“With XM-25, in under five seconds I could lase, put the reticule on target, and pull the trigger,” Lehner explained. “At 400 meters, it takes another two seconds to get there and explode.“
The weapon’s ease of use is a huge advantage, he added.

The XM-25 gunner aims the weapon’s laser rangefinder at the wall or window behind where the enemy is hiding. The distance to the target is displayed on an optical lens with cross hairs that automatically account for air pressure, temperature and the ballistics of the 25mm round.

When the Soldier pulls the trigger, that data is fed into the warhead that then detonates either above or behind the enemy. The 25mm round actually has two warheads that provide more explosive than the current 40mm grenade launcher, Lehner said. He expects it to force the Taliban to change their tactics.

That precision firepower will come at a high price: It’s projected to run $25,000 per weapon. Yet, in Afghanistan today, Soldiers are forced to use much more costly systems like Hellfire missiles fired from Apache attack helicopters to hit a distant and embedded enemy with pinpoint accuracy, Lehner said.

The Army plans to spend $34 million on further development in 2011 with a production start slated for 2012, according to service budget documents. The service had planned to buy 12,500 XM-25s, but a final decision is awaiting a program review by senior Army officials.

Officials said today that the XM-25 is a specialized weapon that will be doled out selectively.
“It’s potentially an arms room weapon, where you go in and say I’m going on this type of mission, I therefore need this type of capability,” said Brig. Gen. Pete Fuller, the commander of PEO Soldier. “So, you take [the XM-25] versus something else.”

The XM-25 weighs 14 pounds with a four round magazine. But Soldiers here said the XM-25 will provide such increased lethality that the extra weight doesn’t bother them.

“I’d carry it as an extra weapon,” Shupe said, in addition to his M-4 carbine.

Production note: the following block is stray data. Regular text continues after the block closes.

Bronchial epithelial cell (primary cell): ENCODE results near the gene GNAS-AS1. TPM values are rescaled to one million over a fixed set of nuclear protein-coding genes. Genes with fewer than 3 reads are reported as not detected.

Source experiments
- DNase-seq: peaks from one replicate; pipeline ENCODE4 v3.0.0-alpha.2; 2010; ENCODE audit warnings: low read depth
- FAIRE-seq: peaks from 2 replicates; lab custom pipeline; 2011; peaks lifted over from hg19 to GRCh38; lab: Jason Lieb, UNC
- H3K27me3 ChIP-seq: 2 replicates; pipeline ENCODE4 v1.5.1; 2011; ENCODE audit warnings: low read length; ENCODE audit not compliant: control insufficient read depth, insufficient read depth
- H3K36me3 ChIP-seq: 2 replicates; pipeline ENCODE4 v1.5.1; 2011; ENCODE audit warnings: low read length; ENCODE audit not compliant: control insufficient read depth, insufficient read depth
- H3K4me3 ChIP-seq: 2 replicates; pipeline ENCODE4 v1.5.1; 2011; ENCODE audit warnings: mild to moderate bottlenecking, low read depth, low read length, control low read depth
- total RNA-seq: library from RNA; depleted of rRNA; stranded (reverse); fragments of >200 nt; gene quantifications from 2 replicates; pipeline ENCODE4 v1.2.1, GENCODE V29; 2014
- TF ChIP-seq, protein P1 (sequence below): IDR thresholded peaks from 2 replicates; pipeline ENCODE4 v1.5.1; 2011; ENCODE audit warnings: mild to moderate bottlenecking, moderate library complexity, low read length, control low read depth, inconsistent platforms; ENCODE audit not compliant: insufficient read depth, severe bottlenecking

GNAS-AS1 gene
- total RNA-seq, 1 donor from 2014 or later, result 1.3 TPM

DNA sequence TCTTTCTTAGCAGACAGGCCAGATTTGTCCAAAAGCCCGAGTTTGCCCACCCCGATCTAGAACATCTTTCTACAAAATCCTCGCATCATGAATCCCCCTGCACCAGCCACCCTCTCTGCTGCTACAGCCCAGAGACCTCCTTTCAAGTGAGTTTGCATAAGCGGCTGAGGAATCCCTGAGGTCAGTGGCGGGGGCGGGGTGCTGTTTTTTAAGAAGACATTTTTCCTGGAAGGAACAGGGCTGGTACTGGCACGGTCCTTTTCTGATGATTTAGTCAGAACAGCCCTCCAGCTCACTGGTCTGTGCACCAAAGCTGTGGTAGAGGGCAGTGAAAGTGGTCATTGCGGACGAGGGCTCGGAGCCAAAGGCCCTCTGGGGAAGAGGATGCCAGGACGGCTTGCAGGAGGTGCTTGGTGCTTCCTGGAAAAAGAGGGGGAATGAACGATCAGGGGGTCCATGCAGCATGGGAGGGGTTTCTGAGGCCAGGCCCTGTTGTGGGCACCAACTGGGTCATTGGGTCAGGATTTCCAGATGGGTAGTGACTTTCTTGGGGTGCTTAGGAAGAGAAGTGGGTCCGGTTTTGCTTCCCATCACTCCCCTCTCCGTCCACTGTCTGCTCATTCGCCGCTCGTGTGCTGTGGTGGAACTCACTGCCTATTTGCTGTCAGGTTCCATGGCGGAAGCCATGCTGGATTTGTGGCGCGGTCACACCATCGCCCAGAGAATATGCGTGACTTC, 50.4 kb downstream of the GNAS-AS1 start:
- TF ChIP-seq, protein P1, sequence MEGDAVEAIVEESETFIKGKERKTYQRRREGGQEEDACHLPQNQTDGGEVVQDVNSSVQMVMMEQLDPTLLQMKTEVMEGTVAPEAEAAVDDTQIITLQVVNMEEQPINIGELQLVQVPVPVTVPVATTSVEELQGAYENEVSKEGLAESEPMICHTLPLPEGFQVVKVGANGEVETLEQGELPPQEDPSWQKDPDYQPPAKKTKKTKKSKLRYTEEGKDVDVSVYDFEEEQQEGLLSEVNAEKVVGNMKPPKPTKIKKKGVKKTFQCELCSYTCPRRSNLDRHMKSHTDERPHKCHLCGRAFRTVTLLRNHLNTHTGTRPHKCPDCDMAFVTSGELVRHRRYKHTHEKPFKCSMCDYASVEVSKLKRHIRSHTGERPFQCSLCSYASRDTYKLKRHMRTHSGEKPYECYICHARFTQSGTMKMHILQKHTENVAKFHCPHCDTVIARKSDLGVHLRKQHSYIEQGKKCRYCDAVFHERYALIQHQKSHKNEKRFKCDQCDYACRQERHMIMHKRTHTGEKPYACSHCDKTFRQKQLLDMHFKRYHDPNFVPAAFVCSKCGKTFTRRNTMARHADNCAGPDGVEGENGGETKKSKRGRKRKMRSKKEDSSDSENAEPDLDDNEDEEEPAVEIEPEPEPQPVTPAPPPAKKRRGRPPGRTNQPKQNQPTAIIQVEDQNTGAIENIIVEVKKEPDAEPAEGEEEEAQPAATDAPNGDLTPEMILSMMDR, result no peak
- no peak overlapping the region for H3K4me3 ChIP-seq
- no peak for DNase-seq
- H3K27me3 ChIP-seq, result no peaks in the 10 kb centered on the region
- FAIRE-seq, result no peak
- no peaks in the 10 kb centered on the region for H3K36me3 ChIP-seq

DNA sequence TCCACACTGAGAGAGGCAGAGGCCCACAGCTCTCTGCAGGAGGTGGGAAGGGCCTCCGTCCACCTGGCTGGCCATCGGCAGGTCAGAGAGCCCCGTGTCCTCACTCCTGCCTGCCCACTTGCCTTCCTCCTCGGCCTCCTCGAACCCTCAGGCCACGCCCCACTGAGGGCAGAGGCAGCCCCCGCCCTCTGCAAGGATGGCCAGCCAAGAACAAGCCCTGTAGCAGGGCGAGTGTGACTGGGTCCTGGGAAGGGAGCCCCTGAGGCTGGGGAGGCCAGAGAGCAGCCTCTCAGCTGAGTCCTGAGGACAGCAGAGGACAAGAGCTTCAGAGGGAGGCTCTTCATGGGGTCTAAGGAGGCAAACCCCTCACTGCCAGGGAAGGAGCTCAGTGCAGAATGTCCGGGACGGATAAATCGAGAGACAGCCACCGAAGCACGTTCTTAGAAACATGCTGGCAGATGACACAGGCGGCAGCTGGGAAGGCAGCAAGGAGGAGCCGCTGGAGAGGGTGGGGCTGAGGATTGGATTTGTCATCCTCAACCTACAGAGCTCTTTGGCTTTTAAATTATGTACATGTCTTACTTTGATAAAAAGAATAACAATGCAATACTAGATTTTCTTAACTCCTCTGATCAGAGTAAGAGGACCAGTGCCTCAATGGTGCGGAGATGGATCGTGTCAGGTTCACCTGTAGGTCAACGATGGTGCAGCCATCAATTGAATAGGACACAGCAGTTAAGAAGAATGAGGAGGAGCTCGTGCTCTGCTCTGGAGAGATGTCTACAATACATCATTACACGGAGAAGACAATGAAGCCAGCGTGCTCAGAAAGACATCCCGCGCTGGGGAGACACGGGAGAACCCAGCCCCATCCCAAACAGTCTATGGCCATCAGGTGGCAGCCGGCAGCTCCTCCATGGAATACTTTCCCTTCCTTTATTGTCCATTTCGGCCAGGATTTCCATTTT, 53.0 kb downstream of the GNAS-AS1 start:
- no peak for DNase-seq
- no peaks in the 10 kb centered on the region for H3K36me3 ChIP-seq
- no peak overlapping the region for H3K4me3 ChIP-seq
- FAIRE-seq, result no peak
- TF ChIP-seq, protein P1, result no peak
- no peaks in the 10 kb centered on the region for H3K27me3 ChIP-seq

– Greg Grant

Share |

{ 46 comments… read them below or add one }

Marcase May 6, 2010 at 7:45 pm

Sure, the XM-25 is nice. But why not equip every squad with an M-32 six-shooter? Able to lay a barrage of 40mm would come close to the airburst munitions of the XM-25, but without the cost and 'exotic' 25mm rounds, which of course will forever be in short supply.

Btw, there are time-fuzed 40mm grenades (among others), so airburst munitions are (nearly) off-the-shelf available to the warfighter(s).

Reply

Brandon May 7, 2010 at 3:24 pm

You would be lucky to get 300 meters out of a 40mm round.

Reply

Doc Hug May 11, 2010 at 3:58 pm

Reminder, that XM25 is good for 700 meters. The M32 or an M203 or M320 I have fired don't have that, leaving you totally dependent on manual azmith and elevation, firing for effect.

Reply

JanZizka May 6, 2010 at 8:39 pm

Big difference between ordinary timed fuses and what the XM-25 wil do.

It times it's fuses to detonate precisely where you want them (say through a window and into a room) and gives the troops the ability to kill BEHIND and INSIDE structures and/or cover.

This weapon will really be a game changer…..can't wait to hear reports from the troops on how well it works.

Plus, easier to carry more 25mm ammo than 40 mm ammo…..smaller and lighter.

Reply

Thunder350 May 6, 2010 at 8:54 pm

This thing always reminds me of the rifle rocket attachment in Battlefield 2142 (just alot bigger). But things are always getting smaller and better..

Reply

Nadnerbus May 6, 2010 at 9:05 pm

I wonder what the battery time requirements are, it's sensitivity to dirty and getting banged around, that kind of thing. The concept is surely sound, and I know I would want that capability if I were deployed, but it will be interesting to see how much up time these things actually have when in the field. Can the round be fired as a regular impact detonating round if all the electronics fail? I bet it can, H&K are no dummies.